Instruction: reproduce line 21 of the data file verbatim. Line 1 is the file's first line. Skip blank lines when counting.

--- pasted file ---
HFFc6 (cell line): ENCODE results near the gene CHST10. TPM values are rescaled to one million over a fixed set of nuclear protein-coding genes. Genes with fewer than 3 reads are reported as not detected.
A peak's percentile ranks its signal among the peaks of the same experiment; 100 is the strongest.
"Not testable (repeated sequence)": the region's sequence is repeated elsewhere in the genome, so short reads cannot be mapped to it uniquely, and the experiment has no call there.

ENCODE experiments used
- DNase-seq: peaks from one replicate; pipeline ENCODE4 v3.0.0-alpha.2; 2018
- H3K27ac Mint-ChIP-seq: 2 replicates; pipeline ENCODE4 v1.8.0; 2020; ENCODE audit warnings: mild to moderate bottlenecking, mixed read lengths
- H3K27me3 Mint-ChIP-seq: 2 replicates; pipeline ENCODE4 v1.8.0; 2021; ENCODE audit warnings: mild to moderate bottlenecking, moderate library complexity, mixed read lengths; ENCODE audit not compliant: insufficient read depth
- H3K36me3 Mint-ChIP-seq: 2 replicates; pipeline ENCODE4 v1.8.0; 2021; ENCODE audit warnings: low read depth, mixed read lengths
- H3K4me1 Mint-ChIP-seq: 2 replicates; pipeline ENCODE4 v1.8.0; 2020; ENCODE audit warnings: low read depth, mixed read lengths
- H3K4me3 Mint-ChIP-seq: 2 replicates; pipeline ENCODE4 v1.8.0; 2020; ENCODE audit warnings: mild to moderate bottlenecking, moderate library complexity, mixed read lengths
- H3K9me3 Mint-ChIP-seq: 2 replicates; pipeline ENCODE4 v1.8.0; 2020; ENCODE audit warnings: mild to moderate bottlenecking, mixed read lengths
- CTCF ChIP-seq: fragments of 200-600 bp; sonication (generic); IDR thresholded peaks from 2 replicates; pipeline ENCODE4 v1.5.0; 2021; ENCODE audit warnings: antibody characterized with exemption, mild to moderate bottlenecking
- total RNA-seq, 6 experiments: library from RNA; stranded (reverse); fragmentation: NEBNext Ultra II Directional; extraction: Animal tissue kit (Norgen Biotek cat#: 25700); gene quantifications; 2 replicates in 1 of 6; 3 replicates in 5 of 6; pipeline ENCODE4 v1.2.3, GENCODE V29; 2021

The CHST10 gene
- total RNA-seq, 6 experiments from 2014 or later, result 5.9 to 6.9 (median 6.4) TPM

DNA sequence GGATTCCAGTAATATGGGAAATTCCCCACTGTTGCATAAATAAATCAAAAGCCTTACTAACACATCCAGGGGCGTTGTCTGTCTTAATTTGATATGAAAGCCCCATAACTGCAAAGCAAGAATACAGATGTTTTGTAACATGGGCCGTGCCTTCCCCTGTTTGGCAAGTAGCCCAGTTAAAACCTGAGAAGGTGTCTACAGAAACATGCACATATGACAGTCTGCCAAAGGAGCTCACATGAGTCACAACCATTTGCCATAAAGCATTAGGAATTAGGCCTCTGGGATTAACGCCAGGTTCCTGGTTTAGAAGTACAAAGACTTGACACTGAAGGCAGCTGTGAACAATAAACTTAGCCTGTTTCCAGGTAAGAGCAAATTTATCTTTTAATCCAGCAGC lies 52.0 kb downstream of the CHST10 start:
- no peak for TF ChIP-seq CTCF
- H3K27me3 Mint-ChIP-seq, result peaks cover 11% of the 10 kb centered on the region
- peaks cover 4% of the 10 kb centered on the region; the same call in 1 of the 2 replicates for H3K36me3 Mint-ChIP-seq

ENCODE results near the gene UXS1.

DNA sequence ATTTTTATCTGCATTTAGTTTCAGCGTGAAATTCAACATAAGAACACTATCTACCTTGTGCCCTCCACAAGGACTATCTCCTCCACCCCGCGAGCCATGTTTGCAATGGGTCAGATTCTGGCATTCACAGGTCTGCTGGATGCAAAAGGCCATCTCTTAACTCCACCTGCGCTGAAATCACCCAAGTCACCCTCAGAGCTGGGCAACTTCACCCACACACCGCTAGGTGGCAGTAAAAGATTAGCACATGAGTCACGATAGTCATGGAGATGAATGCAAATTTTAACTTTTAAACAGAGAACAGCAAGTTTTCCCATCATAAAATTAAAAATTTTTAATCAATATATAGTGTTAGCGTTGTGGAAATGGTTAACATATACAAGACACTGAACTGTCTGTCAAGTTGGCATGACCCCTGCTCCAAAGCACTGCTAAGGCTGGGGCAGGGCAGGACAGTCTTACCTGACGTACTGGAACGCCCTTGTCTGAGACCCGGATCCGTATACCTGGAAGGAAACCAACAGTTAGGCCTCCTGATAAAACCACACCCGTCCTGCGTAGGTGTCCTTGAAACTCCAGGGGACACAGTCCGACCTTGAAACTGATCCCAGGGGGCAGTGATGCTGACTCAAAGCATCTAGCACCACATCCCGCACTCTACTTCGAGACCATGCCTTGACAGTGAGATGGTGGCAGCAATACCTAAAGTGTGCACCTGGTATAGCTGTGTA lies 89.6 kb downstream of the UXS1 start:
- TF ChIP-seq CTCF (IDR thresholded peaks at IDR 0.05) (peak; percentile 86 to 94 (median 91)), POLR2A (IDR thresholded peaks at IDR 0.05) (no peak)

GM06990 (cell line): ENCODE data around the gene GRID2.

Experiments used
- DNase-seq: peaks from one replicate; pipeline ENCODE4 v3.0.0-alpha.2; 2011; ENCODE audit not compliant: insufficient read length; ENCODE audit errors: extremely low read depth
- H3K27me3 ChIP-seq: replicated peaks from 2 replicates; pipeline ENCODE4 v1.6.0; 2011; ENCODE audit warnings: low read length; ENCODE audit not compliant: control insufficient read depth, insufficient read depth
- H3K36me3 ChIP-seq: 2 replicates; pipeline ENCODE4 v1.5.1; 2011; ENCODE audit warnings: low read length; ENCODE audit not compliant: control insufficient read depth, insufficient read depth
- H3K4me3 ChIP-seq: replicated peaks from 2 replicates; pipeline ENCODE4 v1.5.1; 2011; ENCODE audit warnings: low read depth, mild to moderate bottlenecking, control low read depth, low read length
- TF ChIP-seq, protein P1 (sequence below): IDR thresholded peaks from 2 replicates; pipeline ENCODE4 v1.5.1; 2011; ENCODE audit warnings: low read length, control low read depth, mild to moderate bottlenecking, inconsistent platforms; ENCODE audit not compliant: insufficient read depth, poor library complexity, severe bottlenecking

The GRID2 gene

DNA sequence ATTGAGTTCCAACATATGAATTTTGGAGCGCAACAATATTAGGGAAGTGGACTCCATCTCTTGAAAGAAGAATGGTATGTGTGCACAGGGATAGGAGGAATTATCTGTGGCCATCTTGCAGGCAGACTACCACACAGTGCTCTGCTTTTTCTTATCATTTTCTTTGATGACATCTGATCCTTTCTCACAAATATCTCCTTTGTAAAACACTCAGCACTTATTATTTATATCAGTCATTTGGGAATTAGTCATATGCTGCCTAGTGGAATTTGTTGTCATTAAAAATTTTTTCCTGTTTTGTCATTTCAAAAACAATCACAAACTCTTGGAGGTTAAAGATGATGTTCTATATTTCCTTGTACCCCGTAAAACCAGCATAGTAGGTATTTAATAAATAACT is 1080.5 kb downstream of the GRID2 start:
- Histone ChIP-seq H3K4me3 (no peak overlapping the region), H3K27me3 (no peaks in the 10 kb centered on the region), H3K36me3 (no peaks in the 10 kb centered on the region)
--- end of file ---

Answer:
DNA sequence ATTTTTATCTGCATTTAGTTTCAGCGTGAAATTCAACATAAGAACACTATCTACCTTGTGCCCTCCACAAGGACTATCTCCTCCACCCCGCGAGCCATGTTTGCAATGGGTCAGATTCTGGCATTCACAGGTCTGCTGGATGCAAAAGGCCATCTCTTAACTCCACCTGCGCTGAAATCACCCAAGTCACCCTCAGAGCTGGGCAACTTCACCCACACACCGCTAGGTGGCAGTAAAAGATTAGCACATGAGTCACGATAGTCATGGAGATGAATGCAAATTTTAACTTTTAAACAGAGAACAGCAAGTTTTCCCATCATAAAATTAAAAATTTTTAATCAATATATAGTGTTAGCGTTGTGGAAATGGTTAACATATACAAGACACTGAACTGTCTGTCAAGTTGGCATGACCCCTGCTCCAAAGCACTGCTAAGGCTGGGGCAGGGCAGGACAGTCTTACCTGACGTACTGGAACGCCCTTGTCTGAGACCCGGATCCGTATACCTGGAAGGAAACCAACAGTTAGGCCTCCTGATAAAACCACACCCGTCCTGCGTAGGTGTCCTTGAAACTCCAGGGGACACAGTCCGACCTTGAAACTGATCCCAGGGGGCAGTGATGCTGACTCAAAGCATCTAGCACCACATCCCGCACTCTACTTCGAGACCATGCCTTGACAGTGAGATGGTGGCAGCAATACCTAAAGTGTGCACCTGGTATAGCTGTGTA lies 89.6 kb downstream of the UXS1 start: